Disclaimer

*Results may vary. The information in this site is NOT to be construed as medical advice. Cirrhosis of the liver is a serious condition and if you have it, you should see a doctor. I am not a doctor and am not able to dispense medical advice. My husband saw a doctor (many of them) and they were able to do things for him that I could not. However, they were unable to recommend alternative treatments, and in MY OPINION they were VERY beneficial to my husband, so I am providing some of that information here. My husband and I tried all of these alternative therapies at our own risk, and if you try them you will be doing the same. At your own risk. No promises are made in this blog. I am not saying there is a cure for cirrhosis or any other condition. However, I believe most people can get well, like my husband did. My husband is alive, happy, productive, functional and has his energy back. He no longer worries about having to go on disability or getting a $577,000 liver transplant. Cirrhosis is a serious condition. He is currently in the fibrosis stage (Stage 2 liver disease), which is still serious. I cannot guarantee you will have the same results. I just want you to know about what worked well for my husband. I hope you will share what you learned with others, and share your story with us as well. This blog was made for YOU! Thanks for visiting!

Monday, August 13, 2018

One more reason why it's important to EXERCISE when you have cirrhosis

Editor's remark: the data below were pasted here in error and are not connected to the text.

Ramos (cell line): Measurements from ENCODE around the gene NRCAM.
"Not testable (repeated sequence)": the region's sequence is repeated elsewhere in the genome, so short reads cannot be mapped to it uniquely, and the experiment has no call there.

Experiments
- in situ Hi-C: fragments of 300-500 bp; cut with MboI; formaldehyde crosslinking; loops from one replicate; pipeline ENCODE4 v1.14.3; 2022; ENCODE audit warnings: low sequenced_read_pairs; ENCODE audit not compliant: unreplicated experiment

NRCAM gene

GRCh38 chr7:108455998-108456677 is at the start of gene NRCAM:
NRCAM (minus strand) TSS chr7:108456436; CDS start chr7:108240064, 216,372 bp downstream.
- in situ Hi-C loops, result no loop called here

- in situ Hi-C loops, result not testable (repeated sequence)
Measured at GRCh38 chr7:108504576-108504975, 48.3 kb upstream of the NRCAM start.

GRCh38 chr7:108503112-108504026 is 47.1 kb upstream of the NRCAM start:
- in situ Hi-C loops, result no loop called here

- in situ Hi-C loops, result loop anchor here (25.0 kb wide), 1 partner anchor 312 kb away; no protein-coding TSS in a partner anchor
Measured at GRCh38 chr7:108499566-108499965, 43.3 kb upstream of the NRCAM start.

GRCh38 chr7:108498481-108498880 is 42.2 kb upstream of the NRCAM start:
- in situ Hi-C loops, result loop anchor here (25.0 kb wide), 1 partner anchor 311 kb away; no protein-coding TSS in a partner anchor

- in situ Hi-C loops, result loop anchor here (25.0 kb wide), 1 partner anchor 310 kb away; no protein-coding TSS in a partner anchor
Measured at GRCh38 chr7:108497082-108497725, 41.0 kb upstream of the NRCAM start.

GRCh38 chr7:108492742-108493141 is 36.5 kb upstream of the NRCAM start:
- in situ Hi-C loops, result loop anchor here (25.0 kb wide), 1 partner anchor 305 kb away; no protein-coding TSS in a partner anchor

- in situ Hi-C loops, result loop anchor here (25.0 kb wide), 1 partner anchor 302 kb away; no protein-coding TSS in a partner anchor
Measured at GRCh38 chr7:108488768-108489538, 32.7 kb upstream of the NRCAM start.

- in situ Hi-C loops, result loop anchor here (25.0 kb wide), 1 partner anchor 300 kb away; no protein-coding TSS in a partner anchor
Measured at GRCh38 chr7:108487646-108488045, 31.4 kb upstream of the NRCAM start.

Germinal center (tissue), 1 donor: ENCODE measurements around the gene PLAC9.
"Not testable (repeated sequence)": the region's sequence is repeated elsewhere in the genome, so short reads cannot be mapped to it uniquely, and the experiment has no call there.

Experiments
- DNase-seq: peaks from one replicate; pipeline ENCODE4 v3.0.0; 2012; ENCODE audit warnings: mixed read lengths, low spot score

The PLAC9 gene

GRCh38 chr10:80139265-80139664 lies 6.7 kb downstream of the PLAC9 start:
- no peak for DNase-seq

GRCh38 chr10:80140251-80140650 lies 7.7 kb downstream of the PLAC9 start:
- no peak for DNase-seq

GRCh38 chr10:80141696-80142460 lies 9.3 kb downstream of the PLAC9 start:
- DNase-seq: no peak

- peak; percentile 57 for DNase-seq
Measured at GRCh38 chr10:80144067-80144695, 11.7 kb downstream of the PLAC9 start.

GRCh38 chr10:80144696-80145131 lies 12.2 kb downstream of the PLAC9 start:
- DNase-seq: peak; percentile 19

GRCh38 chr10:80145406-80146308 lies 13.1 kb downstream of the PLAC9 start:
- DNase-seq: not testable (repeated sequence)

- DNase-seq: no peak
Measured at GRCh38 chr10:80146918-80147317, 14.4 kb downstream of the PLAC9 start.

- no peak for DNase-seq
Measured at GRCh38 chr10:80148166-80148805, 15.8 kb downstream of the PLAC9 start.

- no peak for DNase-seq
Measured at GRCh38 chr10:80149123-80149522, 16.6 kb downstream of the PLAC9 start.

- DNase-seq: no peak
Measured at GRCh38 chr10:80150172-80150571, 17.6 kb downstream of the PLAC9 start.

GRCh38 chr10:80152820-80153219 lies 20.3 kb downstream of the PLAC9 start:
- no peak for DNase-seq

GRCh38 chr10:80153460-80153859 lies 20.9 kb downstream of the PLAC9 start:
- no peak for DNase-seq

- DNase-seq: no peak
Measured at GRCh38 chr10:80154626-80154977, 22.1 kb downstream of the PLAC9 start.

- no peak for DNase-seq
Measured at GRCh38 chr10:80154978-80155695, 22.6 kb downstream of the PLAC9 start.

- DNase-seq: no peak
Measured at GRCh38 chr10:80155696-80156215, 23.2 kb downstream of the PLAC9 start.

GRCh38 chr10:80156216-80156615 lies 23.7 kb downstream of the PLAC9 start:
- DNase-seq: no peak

I can't tell you what to do, and you should check with your doctor before starting any type of exercise regimen. But I have to say, it truly seems like the people who exercise and work out, seem to be the ones who get the best recovery results when they have cirrhosis.



https://www.ncbi.nlm.nih.gov/pubmed/10642360


J Appl Physiol (1985). 2000 Jan;88(1):41-6.

Intense exercise stimulates albumin synthesis in the upright posture.

Abstract

We tested the hypothesis that an elevation in albumin synthetic rate contributes to increased plasma albumin content during exercise-induced hypervolemia. Albumin synthetic rate was measured in seven healthy subjects at 1-5 and 21-22 h after 72 min of intense (85% peak oxygen consumption rate) intermittent exercise and after 5 h recovery in either upright (Up) or supine (Sup) postures. Deuterated phenylalanine (d(5)-Phe) was administrated by a primed-constant infusion method, and fractional synthetic rate (FSR) and absolute synthetic rate (ASR) of albumin were calculated from the enrichment of d(5)-Phe in plasma albumin, determined by gas chromatography-mass spectrometry. FSR of albumin in Up increased significantly (P < 0.05) from 4.9 +/- 0.9%/day at control to 7.3 +/- 0.9%/day at 22 h of recovery. ASR of albumin increased from 87.9 +/- 17.0 to 141.1 +/- 16.6 mg albumin. kg body wt(-1). day(-1). In contrast, FSR and ASR of albumin were unchanged in Sup (3.9 +/- 0.4 to 4.0 +/- 1.4%/day and 74.2 +/- 8.9 to 85.3 +/- 23.9 mg albumin. kg body wt(-1). day(-1) at control and 22 h of recovery, respectively). Increased albumin synthesis after upright intense exercise contributes to the expansion of greater albumin content and its maintenance. We conclude that stimuli related to posture are critical in modulating the drive for albumin synthesis after intense exercise.
PMID:
 
10642360
 
DOI:
 
10.1152/jappl.2000.88.1.41

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